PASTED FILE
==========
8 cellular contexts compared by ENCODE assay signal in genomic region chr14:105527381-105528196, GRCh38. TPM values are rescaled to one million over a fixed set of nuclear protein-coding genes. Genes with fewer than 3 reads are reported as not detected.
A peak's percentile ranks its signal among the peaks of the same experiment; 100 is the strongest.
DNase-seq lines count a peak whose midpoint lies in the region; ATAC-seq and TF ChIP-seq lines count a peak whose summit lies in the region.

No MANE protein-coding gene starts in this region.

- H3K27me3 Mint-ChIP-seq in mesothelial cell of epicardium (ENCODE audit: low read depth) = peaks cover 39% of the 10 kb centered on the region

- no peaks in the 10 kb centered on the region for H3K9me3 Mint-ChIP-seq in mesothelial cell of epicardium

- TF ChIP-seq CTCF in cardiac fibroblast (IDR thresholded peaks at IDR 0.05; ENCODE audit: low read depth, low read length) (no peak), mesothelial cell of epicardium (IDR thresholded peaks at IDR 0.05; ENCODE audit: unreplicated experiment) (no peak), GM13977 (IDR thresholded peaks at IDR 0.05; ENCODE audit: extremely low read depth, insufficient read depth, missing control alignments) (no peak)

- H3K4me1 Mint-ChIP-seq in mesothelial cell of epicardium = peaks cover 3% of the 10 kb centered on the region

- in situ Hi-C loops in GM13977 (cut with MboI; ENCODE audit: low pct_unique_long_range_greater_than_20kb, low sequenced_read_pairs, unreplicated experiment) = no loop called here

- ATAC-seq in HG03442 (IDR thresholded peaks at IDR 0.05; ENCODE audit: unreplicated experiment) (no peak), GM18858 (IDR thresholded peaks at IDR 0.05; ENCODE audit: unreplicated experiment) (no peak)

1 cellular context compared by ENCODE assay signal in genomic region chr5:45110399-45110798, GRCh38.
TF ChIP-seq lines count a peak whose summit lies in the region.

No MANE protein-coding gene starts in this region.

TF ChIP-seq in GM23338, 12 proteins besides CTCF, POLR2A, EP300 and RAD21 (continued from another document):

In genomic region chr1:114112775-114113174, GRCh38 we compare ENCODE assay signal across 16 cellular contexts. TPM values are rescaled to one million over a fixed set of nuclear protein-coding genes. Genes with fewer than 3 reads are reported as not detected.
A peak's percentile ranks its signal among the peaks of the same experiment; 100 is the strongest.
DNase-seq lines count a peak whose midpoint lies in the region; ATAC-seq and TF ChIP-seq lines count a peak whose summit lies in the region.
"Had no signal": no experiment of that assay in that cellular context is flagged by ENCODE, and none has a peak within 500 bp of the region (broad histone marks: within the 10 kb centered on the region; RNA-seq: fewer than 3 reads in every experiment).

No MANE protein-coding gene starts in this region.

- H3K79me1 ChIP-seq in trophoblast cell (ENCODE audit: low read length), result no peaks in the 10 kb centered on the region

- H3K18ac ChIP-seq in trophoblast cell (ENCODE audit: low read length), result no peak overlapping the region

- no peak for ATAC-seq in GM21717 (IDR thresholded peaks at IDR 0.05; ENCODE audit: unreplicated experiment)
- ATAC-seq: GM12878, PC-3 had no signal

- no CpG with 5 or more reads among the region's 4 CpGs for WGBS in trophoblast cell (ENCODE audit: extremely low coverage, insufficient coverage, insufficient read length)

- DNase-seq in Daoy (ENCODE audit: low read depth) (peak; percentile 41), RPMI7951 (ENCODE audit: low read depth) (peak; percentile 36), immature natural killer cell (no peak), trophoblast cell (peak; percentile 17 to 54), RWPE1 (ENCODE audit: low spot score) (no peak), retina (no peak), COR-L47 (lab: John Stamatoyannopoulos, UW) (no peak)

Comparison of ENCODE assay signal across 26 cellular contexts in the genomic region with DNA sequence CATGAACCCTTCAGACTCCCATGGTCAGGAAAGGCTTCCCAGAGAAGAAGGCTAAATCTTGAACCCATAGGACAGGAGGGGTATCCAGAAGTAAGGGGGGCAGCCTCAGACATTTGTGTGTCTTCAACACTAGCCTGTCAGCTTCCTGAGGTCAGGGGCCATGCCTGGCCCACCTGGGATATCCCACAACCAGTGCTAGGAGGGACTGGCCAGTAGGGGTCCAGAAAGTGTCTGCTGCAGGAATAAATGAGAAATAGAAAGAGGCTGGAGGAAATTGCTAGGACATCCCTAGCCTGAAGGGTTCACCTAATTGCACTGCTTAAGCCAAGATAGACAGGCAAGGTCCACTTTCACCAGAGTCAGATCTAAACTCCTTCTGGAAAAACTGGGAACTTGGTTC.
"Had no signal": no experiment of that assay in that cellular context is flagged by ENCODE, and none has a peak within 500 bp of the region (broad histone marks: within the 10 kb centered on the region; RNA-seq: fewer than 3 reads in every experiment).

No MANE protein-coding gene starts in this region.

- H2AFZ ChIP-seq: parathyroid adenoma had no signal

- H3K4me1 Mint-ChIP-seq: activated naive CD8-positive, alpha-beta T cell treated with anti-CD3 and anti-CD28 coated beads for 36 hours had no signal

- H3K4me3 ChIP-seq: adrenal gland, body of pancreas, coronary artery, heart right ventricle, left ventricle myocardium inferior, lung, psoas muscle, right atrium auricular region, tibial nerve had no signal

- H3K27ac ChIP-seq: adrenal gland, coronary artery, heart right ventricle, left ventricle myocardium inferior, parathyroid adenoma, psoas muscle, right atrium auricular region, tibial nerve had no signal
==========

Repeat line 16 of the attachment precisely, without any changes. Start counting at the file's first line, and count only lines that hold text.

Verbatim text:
A peak's percentile ranks its signal among the peaks of the same experiment; 100 is the strongest.